Friday, December 24, 2010
Thoughts on the film “TEETH” and a world where women don’t have to fear rape
I recently watched the campy horror/comedy film TEETH, which has been on my list of films to see ever since I read about it in feminist magazines and blogs. I knew the basic premise of the story was a female character with a toothed vagina, and that was enough to entice me into finding out more. But what I didn’t expect was to enjoy the movie so much: both because it was a hilarious spoof on horror films, and also because as a feminist, it left me with a lot to think about. Some of those thoughts I’ll share here, after a brief synopsis of the film for those who haven’t seen it.
*Spoiler Alert!* Some of the plot is revealed here.
TEETH is the story of Dawn, a high school girl who discovers her vagina has teeth inside it. The first time she becomes fully aware of this is when she’s on a date with a boy from high school and he attempts to rape her. Dawn fights back but he eventually forces himself upon her. As he enters her, the teeth go into attack mode and needless to say, the boy loses his “manhood.”
Dawn is both horrified and terrified by what her vagina has done, so she visits a doctor to seek information about her unique anatomy. The male doctor asks her, “Have you ever had an internal exam before?” and when she replies no, a creepy grin spreads across his face. “So I imagine you have no idea what to expect” he says, as he lubes up his hand. He then proceeds to molest Dawn, violently fisting her while telling her, “I’m just testing your flexibility.” When Dawn realizes she’s being molested, once again the teeth go into attack mode, and the creepy doctor loses his hand.
Similar situations to the ones just described unfold throughout the film. At first it seems that Dawn has no control over the teeth inside her - they seem to bite everything that ventures into her vagina. But she eventually discovers that the teeth do not bite when she’s with a man who’s treating her respectfully; the teeth only bite men who violently force their way into her vagina.
Dawn comes to realize the power she holds within herself: touch me without my consent and you’ll pay. By the end of the film, Dawn’s character has changed from a timid, fearful girl who doesn’t understand her body to a strong, powerful woman who has no fear. She understands her body and how it will react when she becomes an object of violence.
One of the only things that I didn’t like about this film was that almost every man who came into Dawn’s life was a “bad guy.” All the guys she dated, the doctor, her brother, and others throughout the film, all were intent on raping, molesting or otherwise abusing her. I do realize that for some women, that is their reality: rape and abuse is all around them. But most women do not experience such a string of abuse in a short period of time. If I were to re-make this movie, I would introduce more male characters that were not out to harm Dawn, because the ratio of asshole rapists to regular nice guys was way out of proportion. In that way, I felt that this film misrepresents men.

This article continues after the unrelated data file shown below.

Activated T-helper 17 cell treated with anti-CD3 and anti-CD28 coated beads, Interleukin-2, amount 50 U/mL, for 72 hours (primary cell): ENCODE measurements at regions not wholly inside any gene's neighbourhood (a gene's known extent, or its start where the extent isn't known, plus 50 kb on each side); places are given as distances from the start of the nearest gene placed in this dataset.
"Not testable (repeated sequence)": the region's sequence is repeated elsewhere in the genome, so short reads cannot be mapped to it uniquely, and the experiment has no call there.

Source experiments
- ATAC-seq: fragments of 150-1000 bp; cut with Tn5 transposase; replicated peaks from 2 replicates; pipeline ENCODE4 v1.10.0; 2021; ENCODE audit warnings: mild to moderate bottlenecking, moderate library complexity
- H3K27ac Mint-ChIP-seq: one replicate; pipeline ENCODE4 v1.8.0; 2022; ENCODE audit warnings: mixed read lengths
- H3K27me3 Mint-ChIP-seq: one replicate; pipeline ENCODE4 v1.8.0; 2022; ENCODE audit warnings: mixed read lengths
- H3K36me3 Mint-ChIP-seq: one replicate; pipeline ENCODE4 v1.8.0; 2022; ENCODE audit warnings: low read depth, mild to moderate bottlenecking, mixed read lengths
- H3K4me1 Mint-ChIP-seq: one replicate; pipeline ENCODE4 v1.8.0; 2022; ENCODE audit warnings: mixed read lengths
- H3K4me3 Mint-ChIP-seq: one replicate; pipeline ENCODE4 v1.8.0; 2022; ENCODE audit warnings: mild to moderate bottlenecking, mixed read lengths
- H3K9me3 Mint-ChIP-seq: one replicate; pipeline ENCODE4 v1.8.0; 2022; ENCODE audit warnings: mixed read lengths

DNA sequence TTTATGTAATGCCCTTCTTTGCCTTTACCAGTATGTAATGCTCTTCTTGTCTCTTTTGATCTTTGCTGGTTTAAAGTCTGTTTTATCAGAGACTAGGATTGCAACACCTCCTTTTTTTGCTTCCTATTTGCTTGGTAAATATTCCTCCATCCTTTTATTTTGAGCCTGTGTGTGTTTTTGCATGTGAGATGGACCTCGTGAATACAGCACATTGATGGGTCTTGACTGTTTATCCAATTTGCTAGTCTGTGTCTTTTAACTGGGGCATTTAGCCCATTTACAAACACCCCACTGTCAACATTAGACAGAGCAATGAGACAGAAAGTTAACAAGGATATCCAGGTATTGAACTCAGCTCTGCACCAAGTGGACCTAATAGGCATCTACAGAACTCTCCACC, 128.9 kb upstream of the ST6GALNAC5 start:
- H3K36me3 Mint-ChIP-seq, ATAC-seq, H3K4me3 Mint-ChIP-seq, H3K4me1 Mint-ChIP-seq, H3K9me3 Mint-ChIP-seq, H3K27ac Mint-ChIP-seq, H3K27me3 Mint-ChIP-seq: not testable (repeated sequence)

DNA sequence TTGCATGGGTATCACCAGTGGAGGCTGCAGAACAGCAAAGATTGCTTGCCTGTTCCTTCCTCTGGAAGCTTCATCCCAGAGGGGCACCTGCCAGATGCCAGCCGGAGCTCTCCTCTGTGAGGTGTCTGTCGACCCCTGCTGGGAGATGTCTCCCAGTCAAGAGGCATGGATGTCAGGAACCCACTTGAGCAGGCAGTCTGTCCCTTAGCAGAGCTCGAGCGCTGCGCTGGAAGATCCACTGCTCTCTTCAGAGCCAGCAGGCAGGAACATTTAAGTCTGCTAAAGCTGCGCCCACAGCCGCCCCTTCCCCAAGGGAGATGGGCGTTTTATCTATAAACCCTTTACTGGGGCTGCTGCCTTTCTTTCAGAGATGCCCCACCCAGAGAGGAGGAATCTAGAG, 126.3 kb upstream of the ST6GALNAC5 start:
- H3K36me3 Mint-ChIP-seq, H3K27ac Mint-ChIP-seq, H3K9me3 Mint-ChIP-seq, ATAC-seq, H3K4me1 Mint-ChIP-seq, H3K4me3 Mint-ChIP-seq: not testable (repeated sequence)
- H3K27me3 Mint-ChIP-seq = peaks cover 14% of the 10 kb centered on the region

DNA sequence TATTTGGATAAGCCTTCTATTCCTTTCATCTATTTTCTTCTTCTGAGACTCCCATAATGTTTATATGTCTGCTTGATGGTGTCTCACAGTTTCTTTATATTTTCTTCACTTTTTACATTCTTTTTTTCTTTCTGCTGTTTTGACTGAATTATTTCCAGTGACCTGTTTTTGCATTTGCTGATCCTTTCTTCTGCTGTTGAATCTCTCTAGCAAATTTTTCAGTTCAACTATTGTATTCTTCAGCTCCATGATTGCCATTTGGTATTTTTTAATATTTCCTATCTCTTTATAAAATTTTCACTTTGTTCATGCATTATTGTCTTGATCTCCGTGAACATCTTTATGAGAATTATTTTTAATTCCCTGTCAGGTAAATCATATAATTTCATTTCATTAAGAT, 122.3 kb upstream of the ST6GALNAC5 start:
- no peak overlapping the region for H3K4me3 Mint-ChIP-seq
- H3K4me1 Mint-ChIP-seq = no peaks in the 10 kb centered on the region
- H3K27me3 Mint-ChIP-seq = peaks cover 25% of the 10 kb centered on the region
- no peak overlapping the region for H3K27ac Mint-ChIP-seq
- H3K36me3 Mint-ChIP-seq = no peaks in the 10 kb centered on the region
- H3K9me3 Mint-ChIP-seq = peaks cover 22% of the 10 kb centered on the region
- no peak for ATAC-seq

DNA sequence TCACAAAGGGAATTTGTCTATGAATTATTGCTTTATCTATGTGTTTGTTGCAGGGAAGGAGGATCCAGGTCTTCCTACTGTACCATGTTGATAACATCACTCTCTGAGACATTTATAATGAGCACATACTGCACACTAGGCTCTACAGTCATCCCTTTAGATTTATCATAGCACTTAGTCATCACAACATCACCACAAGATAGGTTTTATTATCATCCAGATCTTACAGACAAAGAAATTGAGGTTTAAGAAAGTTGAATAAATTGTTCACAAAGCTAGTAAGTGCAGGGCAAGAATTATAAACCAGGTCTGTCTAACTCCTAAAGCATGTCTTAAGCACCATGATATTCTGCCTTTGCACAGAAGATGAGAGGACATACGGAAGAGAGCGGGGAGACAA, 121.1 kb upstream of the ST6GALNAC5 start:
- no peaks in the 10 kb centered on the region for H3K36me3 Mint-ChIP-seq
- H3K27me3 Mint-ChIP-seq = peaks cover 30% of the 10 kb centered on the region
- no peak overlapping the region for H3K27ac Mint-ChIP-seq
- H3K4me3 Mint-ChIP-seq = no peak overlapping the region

But the movie definitely left me with a lot to think about. What if women never had to fear rape? Imagine how that would feel. Imagine what we could do without having to worry. We could walk home alone in the dark without fear. We could wear whatever we wanted without fearing that we’re “asking for it.” We could hitchhike without fear. I realize that bad things other than rape can happen to women in these situations; we could get robbed or beaten or any number of other horrible things. But being able to remove one of our greatest fears, sexual violence, would be quite a relief.
Now this brings me to Rapex: the internal anti-rape device that was invented for use by women in South Africa, which has the world's highest rate of sexual assault. Dubbed the “rape trap,” Rapex is a product worn internally by women. The hollow inside is lined with rows of razor-sharp hooks, which are designed to latch on to a rapist's penis during penetration. They can only be removed by a doctor. Apparently, the words of a rape victim - "If only I had teeth down there" - inspired the design of Rapex.
I’m not convinced that a device like Rapex is the solution to rape. As feminist organizations in South Africa have pointed out, women shouldn’t have to adapt to rape, and there are also fears that once a man’s penis is “bitten,” the pain may cause him to incite greater violence upon the woman.
Anyway, the film left me questioning how the world would be different if women had the physical power to fight back against rape. Most women are no match, physically, for a man intent on raping. We are powerless as someone forces their way inside us with violence and intimidation. What if no man ever dared to do that, because if he did, he’d pay with the loss of his most valuable possession? How different the world would be.